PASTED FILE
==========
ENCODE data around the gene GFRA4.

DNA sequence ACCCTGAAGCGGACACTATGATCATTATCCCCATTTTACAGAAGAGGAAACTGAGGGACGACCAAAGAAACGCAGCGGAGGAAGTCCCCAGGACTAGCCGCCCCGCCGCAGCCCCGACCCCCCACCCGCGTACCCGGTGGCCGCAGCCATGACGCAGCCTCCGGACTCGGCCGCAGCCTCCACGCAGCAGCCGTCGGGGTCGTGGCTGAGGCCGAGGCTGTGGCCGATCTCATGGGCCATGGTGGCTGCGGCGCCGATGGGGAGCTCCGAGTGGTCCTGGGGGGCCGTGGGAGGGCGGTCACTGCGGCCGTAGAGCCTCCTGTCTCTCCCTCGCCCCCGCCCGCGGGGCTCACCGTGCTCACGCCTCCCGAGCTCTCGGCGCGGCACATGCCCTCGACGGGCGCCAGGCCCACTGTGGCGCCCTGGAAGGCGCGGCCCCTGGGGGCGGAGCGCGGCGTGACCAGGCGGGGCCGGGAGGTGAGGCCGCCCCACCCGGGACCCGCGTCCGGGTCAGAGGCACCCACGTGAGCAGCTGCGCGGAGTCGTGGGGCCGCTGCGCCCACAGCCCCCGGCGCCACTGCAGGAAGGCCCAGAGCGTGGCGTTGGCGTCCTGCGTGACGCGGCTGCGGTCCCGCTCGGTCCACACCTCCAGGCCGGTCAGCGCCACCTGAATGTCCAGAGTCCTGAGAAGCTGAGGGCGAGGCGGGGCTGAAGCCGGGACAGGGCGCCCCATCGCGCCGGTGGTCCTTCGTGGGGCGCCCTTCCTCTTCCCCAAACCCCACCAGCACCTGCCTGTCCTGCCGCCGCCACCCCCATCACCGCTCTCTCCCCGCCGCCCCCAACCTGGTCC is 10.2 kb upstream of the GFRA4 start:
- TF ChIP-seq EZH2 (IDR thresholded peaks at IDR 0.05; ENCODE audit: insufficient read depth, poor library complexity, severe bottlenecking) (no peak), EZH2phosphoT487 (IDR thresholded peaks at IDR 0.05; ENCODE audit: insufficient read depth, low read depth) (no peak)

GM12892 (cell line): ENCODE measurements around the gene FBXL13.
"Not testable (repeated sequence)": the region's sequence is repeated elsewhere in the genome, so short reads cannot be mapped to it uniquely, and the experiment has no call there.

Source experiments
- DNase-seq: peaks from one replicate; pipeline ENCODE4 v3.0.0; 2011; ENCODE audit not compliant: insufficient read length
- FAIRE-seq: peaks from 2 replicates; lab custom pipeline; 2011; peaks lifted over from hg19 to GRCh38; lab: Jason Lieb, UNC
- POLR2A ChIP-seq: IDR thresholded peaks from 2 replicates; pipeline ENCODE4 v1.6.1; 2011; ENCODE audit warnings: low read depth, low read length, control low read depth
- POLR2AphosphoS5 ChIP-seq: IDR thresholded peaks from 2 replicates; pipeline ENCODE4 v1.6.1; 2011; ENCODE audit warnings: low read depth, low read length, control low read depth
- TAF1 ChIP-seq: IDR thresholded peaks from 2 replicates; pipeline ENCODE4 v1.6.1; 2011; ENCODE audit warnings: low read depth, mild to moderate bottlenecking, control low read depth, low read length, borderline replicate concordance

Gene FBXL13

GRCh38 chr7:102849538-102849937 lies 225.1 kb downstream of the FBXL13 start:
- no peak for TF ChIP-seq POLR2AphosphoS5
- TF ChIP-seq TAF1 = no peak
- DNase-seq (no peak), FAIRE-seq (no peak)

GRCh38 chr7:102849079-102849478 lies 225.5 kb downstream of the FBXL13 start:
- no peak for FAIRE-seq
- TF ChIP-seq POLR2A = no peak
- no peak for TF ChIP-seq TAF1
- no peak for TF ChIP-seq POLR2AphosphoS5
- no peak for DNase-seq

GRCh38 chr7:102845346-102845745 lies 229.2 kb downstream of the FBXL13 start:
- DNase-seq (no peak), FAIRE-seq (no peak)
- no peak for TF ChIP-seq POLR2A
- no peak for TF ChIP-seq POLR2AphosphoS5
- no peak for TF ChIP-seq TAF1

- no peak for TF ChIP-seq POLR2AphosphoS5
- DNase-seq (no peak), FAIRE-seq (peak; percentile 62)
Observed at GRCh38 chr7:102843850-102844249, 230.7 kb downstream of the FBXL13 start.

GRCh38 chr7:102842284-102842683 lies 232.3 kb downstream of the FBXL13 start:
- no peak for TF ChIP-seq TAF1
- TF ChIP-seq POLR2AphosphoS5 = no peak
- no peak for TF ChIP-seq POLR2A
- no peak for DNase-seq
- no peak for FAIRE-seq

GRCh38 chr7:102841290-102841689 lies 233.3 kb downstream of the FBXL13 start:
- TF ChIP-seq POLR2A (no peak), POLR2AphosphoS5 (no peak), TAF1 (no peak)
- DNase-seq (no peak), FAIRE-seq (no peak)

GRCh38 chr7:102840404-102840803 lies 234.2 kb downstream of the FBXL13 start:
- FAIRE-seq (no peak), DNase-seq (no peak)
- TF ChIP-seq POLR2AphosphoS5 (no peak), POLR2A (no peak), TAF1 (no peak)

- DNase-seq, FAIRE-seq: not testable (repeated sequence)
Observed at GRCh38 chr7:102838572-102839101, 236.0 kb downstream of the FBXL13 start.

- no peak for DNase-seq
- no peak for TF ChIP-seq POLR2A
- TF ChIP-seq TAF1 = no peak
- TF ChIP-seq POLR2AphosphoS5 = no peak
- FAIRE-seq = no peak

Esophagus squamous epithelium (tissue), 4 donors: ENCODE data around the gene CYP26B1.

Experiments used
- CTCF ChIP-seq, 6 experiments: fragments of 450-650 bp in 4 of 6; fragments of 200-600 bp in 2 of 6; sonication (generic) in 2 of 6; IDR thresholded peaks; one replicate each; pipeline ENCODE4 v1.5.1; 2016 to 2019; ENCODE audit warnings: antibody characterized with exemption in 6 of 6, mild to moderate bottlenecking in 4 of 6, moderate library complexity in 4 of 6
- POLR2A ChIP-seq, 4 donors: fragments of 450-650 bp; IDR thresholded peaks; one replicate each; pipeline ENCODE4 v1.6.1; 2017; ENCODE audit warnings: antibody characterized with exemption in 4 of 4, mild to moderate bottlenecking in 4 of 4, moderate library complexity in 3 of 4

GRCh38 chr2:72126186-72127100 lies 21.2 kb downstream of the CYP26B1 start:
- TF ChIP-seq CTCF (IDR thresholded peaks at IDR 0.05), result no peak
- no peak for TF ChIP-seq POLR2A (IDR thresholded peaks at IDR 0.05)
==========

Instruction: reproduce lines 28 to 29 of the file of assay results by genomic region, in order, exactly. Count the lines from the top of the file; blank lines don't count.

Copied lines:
- no peak for TF ChIP-seq POLR2AphosphoS5
- DNase-seq (no peak), FAIRE-seq (peak; percentile 62)